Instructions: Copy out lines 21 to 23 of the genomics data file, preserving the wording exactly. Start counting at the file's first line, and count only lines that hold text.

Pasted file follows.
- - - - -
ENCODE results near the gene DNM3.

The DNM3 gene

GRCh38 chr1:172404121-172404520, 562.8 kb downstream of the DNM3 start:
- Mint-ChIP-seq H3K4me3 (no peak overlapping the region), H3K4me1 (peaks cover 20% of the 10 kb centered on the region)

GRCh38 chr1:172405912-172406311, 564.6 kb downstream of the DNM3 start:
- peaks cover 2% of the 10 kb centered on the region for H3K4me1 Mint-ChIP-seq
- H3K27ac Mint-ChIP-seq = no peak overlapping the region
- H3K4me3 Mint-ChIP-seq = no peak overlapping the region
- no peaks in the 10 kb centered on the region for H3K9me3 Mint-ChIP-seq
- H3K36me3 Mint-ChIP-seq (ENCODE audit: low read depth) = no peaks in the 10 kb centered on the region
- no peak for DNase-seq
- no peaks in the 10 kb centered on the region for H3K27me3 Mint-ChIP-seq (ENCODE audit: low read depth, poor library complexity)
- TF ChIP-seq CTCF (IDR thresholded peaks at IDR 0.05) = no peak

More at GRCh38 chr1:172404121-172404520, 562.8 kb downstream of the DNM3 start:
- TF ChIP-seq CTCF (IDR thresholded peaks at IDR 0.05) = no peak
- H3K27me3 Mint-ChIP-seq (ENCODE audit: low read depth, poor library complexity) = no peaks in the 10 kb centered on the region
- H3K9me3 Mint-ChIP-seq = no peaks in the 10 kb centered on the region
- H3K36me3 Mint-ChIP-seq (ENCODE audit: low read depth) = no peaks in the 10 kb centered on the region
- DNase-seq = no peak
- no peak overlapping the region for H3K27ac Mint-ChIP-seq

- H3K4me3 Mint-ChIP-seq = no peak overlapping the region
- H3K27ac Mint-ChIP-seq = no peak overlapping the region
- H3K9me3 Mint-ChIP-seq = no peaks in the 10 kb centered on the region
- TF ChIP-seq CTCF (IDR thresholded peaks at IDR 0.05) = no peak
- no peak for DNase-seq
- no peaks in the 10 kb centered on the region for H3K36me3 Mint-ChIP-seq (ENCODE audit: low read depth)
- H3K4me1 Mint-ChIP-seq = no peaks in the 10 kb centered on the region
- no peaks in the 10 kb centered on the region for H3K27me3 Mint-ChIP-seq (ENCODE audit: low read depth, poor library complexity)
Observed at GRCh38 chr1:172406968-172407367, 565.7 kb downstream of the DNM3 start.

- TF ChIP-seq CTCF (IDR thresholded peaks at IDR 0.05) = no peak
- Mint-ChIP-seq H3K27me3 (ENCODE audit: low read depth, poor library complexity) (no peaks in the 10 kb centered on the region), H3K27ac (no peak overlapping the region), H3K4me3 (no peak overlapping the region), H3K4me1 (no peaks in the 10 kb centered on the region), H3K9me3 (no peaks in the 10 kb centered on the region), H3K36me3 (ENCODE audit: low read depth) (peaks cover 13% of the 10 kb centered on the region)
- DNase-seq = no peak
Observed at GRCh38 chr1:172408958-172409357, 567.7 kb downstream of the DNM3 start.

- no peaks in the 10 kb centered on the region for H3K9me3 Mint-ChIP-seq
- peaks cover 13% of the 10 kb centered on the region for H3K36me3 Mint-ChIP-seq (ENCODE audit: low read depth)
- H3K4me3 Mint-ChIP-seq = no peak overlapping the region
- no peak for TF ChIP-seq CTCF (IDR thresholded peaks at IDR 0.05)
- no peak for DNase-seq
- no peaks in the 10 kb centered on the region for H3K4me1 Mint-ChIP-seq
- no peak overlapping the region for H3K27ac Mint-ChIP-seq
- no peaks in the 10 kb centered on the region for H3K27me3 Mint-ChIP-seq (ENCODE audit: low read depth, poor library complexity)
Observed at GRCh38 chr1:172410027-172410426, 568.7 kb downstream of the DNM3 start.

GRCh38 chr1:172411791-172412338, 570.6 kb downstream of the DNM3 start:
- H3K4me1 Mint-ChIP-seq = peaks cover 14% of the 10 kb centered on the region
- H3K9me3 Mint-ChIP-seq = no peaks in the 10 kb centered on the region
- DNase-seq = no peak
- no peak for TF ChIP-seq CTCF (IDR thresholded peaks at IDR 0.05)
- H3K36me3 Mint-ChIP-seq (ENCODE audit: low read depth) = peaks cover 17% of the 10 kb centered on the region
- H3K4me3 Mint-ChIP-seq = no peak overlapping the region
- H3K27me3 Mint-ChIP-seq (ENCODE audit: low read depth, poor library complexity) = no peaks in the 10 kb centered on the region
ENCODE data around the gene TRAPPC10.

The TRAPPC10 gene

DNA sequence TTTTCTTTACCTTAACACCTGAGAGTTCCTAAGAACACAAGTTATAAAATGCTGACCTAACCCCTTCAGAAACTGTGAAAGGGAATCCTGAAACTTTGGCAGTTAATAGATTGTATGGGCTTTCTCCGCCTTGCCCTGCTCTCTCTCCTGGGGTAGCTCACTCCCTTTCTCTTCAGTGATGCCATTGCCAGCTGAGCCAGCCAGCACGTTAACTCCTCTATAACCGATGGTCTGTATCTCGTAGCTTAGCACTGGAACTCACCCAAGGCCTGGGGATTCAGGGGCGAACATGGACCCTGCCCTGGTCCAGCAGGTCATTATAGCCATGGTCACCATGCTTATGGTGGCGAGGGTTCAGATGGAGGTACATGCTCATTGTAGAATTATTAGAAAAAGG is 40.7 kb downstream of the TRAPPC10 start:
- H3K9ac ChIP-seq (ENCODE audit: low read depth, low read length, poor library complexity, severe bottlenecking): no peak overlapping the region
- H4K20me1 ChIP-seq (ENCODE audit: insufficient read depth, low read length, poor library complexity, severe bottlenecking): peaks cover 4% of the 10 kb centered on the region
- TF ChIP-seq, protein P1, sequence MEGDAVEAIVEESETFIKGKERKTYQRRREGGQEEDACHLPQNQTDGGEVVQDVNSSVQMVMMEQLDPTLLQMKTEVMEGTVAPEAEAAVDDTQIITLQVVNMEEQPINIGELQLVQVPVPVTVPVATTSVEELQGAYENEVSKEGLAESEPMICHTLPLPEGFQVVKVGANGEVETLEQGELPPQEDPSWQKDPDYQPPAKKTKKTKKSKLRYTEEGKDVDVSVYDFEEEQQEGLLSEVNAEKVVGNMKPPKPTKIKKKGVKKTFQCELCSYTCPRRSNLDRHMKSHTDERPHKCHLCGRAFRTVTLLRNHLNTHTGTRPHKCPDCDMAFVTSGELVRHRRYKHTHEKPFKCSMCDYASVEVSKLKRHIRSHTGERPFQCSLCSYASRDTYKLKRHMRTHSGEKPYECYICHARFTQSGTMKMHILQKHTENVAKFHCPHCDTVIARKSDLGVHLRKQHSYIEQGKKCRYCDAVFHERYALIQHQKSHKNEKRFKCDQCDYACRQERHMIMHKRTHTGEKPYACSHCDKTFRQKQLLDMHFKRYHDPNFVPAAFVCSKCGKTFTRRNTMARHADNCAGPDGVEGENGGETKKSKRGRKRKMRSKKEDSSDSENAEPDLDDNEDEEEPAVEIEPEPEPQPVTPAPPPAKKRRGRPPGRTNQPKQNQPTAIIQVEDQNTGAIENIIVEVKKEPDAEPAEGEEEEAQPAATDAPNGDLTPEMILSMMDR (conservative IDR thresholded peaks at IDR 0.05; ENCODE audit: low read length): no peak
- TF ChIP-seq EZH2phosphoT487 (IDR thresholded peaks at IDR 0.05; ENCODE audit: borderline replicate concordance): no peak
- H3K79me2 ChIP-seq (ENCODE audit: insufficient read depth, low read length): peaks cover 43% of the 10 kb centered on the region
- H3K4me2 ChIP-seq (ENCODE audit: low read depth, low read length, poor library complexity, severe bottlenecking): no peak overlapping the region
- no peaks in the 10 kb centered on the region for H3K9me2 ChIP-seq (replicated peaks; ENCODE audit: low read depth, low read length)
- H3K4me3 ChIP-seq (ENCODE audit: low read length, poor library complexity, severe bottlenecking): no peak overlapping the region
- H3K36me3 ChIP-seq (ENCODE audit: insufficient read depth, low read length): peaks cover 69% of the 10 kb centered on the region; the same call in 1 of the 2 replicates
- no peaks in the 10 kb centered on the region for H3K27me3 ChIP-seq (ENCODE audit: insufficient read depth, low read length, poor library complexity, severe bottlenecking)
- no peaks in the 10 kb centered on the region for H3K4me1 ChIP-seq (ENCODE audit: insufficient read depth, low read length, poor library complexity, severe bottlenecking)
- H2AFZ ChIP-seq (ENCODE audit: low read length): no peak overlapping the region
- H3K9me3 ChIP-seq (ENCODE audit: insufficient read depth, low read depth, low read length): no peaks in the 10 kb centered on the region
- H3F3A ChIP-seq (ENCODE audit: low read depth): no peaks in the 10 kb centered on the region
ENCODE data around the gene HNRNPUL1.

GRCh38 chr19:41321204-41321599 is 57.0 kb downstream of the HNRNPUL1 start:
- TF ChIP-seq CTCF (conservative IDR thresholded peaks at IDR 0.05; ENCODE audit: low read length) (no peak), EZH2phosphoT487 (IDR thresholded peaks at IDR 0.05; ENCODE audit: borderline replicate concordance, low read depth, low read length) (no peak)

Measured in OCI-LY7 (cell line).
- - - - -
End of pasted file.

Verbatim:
- H3K4me3 Mint-ChIP-seq = no peak overlapping the region
- H3K27ac Mint-ChIP-seq = no peak overlapping the region
- H3K9me3 Mint-ChIP-seq = no peaks in the 10 kb centered on the region